Anyone with half a brain knows debt is both a financial and moral obligation.
Yet, Washington stacks onto the debt snowball as it rolls downhill. That snowball will eventually obliterate anything in its path.
Unfortunately, we’ve crossed the Rubicon to a place where a default is inevitable.
Our national debt has grown at an exponential, not linear, rate.
The worst part is everyone pretends as if we cannot put our fiscal house in order.
Yet, let’s throw some history at you to put things in perspective:
- Between 1796 and 1811, our nation ran 14 budget surpluses and two deficits.
- The War of 1812 sharply increased our debt. Yet, we followed that war with budget surpluses during 18 out of the next 20 years.
- On January 8, 1835, President Andrew Jackson paid off the entire debt.
- Budget controls in the 1990s helped the United States deliver budget surpluses by the end of the decade. Those surpluses were subsequently squandered in a multi-decade war and a Wall Street bailout.
The problem is that people have to contend with idiotic ideology at a historic level.
- Modern Monetary Theorists pretend our national debt isn’t real like unicorns or that hole-in-one your buddy claims he got even though he’s a total hack.
- Liberals perform mental jumping jacks to convince themselves and their Tik Tok followers that businesses are the enemy and would be better off owned “collectively” by the employees.
- Politicians, who used to have a backbone, throw their hands up in the air and play the victim card, rather than have the tough conversations that could make them look bad.
So… yeah… default isn’t just likely, it’s inevitable.
That doesn’t mean that we, as individual investors, are stuck with the same fate.
You see, our economy ebbs and flows, with expansions, recessions and even depressions, none of which you or I have any control over.
Trying to keep track of a portfolio containing a couple dozen stocks can be a challenge when markets are calm, let alone when they hit the skids.
But what if you could handily outperform the market with a well-crafted portfolio of just three stocks?
Yes, that flies in the face of all the financial wisdom pumped out of our universities… you know, the ones that cry whenever some speaker offends their delicate sensibilities…
Here’s the thing…
Jim Woods put together what he calls “The Perfect Portfolio” comprised of just three stocks.
And we kid you not, this simple portfolio has not lost during major market crashes AND has outperformed the S&P 500 by nearly 15x.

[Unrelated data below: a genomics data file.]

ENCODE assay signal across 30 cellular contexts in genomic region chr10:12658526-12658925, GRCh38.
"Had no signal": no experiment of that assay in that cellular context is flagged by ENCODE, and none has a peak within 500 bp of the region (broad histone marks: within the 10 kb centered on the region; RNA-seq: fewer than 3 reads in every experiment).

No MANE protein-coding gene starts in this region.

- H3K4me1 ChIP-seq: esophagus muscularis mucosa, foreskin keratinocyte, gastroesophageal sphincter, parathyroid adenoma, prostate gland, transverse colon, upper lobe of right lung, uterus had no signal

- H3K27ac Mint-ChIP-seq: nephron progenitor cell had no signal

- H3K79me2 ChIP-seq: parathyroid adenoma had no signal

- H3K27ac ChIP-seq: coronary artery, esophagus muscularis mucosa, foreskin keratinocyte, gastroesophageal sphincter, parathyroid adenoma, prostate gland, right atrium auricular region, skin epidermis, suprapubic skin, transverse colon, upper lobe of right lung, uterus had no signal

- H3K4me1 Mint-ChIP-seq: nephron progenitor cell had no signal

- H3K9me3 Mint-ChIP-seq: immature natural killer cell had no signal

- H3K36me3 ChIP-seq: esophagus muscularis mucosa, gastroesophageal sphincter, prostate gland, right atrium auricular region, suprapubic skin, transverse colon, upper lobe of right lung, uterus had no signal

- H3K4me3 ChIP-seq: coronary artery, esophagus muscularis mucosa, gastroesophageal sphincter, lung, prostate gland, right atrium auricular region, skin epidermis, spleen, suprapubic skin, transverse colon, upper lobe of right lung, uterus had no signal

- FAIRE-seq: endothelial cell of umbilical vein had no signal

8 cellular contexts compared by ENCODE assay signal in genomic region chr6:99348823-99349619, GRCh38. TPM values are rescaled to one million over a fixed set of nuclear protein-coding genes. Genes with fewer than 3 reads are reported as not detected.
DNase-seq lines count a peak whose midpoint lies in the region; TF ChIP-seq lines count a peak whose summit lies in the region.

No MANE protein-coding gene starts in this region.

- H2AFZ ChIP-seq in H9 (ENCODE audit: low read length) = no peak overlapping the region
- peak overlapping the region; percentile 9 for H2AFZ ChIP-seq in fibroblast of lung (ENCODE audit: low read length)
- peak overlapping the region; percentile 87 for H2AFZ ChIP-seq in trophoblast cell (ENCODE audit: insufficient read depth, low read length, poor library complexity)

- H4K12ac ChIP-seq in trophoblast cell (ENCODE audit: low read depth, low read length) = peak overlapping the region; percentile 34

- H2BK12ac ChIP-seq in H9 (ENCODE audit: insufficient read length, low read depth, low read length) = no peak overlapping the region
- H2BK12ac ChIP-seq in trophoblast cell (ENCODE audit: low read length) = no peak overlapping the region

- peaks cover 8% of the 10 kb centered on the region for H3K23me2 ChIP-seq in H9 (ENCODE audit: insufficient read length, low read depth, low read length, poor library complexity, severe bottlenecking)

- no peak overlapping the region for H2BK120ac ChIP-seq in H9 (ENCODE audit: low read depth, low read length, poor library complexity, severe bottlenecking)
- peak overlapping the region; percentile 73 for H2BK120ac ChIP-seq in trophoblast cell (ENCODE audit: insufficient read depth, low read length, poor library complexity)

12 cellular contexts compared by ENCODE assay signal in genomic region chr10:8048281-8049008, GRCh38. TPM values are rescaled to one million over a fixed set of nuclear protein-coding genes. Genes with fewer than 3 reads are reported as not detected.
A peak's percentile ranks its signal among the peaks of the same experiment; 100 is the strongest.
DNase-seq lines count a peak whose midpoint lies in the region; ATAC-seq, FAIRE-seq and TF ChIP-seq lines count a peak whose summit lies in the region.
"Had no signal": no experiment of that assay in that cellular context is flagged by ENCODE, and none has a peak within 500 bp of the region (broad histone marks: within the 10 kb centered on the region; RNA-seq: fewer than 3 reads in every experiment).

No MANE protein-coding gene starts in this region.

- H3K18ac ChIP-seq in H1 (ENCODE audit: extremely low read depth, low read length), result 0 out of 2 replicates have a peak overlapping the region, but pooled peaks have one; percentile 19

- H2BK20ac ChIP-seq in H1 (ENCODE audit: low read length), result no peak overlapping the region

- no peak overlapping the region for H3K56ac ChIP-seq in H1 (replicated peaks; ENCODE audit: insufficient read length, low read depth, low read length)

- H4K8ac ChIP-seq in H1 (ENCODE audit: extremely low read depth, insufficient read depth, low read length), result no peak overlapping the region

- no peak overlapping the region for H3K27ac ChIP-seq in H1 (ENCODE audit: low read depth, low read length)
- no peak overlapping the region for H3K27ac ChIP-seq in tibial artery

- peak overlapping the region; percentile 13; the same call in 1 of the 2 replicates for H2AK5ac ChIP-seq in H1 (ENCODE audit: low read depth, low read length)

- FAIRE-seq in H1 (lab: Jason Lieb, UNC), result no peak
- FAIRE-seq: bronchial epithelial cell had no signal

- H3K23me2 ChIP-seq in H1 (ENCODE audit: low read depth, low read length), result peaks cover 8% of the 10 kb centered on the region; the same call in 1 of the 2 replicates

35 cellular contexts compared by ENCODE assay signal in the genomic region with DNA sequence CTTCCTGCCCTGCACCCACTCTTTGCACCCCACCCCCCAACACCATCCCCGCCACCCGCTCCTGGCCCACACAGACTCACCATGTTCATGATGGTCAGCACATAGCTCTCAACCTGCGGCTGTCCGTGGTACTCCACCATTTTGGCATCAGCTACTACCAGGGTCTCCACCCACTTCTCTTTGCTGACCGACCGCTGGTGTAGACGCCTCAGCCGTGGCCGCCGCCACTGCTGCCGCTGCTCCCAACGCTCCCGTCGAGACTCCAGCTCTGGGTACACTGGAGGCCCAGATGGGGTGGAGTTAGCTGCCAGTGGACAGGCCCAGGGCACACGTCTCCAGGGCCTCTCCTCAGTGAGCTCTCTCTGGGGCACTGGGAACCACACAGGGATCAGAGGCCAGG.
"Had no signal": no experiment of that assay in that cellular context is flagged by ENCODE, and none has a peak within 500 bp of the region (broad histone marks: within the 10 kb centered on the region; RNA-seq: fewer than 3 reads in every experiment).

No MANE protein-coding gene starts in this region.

Now, you might assume that it’s three high-volatility tickers that have been cherry-picked to get these results.
Yet, Jim isn’t one to throw his money on a random roulette number.
He relies on decades of experience that helped him craft this portfolio out of low-volatility stocks.
You see, most people assume that volatility and payout are proportional. However, that’s not entirely accurate.
The trick isn’t to simply bet more on more volatile stocks.
You want to make more per dollar of risk.
Think of it this way…
Imagine you have two stocks to choose from:
- Stock A averages 7% gains per year with maximum draw-downs of 10%.
- Stock B averages 30% gains per year with maximum draw-downs of 50%.
Assume we use draw-downs as a measure of risk.
Simple math says if we bought 5x our typical amount of stock in stock A, we’d achieve similar draw-downs to stock B, yet achieve 35% in average gains.
Conversely, we could buy 20% of our typical position size in stock B and achieve the same results.
Here’s the crazy part…
More often than not, those seemingly lower volatility strategies yield MUCH BETTER returns per dollar of risk.
That sounds hard to believe when we see stocks like Tesla shoot to the moon.
However, that’s more the exception than the rule, because if you look at the Russell 2000 Small Cap Index and compare it to the S&P 500 Large Cap Index, since 1988, small-cap stocks have underperformed their larger brethren.
So, not only do small-cap stocks not outperform per dollar of risk, since small caps are more volatile, they don’t outperform, period.
Hopefully you’re starting to see the theme here.
But you’re probably wondering how do you come up with the RIGHT three stocks?
After all, if you picked IBM or Intel 20 years ago, you’d have lost your money to inflation. And if, heaven forbid, you bought Nokia, you’d have been screwed.
That’s why we’re asking for five minutes of your time to read through Jim’s captivating article, which explains exactly how he selects his three portfolio pillars.
CLICK HERE TO LEARN MORE ABOUT JIM WOODS’ PERFECT PORTFOLIO!